Today’s round of questions, my smart-aleck replies and the real answers:
Question: Can you find out what’s happened to Roots Hummus in Asheville? The product has disappeared from grocers’ shelves. No one answers the door at their Old Charlotte Highway office, and no one answers the phone. It will be a tragedy if, for some reason, they’ve gone out of business. Great product! Ate my last little bite for lunch and I’m now officially in withdrawal!
My answer: Let’s just put things in perspective here. To be clear, it’s not a brewpub going out of business.
Real answer: I had the same experience as the reader when I went by the Roots Hummus operation at 12 Old Charlotte Highway in East Asheville — no one answered the door, and the parking lot was nearly empty. I also tried the owner, Matt Parris, via cell phone and text, and by leaving a message on the Roots website, but I got no response.
Roots, which started in West Asheville in 2006, is now located on the end of the Highland Brewing property, and Highland owns the space Roots was leasing.
“The only thing I will say about it is, we own the property, and we have not seen a (rent) check since November,” Leah Wong Ashburn, president and CEO of Highland Brewing, told me.
A lawsuit filed Jan. 20 in the Buncombe County Courthouse offers some pretty good details on what’s going on. PNC Bank is suing Roots Organic Gourmet LLC and James Matthew Parris, contending Roots and Parris are in default for multiple loans they have failed to make payments on.
In all, the lawsuit cites four outstanding loans and seeks a total of $2.62 million in repayment. The lawsuit also seeks to recover reasonable attorneys’ fees.
The loans, dating to February 2018, include two lines of credit for equipment, another line of credit for equipment and a large “term loan” that originally was $2.55 million. The total owed on the first two lines of credit is $116,352, while the amount owed on the other line of credit is $364,994 and the term note amount owed is $2.14 million, according to the lawsuit.
In the lawsuit, PNC says it provided notice to the borrower in a Jan. 5, 2023, letter that the loans were in default and demanded immediate payment. But the loans have not been paid.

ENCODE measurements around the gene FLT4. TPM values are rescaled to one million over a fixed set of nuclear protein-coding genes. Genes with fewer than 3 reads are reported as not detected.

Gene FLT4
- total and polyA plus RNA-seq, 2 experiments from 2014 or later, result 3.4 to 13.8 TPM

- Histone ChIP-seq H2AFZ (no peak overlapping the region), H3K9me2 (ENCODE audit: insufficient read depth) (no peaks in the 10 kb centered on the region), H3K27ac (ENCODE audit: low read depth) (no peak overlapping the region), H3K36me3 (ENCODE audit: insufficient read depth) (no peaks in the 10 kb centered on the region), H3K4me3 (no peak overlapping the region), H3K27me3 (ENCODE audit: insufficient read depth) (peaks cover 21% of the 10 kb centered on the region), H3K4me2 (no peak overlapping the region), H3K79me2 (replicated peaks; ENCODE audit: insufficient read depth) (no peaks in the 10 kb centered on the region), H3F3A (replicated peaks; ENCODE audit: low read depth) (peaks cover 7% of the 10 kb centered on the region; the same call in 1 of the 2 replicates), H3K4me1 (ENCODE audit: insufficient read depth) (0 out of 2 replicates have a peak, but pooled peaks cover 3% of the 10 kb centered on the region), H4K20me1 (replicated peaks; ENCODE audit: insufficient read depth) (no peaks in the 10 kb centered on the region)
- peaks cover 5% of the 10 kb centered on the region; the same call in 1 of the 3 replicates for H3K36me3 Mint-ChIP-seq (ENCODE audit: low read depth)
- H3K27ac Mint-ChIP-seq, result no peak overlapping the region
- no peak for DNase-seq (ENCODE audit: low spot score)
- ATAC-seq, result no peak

Brian D. Darer, the Raleigh-based attorney for PNC, declined comment Wednesday.
It doesn’t look like Parris has answered the lawsuit, and I didn’t see an attorney for him listed. On March 3, however, Parris did file a motion for a 30-day extension, which was granted.
These developments are sad, as Roots is a homegrown business (sorry for that terrible pun), and their product was (is?) fantastic. Roots actually billed itself as “The Microbrewery of Hummus.”
For my reader, though, she might be out of luck. I called the Whole Foods stores in East Asheville and South Asheville, and both said they’re out of Roots Hummus and don’t know when it will be back in stock. At the Tunnel Road store, a worker said they haven’t been able to get any in and they’re waiting to hear from Roots.
On its website, Roots states its story began in a 200-square-foot storage room in the back of a West Asheville food co-op.
“From this modest space Matt Parris decided to launch a small takeout business, despite being armed with little more than a food processor and a good dose of naiveté,” the website states. “A Southern outdoor mecca with a hippie flair, Asheville has long been known as a place to get simple, nutritious food, and Matt’s project, Roots Café, was a continuation of this tradition.”
The cafe grew, but Parris decided to focus on the hummus, and the business took off. In 2018, Roots moved into a 27,000-square-foot space at the Highland property, which before Highland took over was formerly the Blue Ridge Motion Picture Studio warehouse.
“This large space has enabled Roots to perfect its fourteen hummus offerings and greatly increase its output,” the website states. “Roots goes through 15,000 pounds of chickpeas in a typical week, and can craft up to 2,400 tubs of hummus an hour.”
Roots said its “business to business” focus “proved to be the highest and best use of resources.”
“That focus has allowed Roots to grow into the most potent brand of artisan dips and spreads in the Southeast, remain 100% independently owned, and build a state of the art 27,000 square foot production facility where we can produce 3,000 pounds of hummus and dips per hour, with capacity to quadruple that volume with very little infrastructure investment,” the company states on its website.
We’ll have to wait to see if Roots will continue production. If I hear anything about that, or anything from Parris, I’ll keep you posted.
Got a question? Send it to John Boyle at email@example.com or 828-337-0941.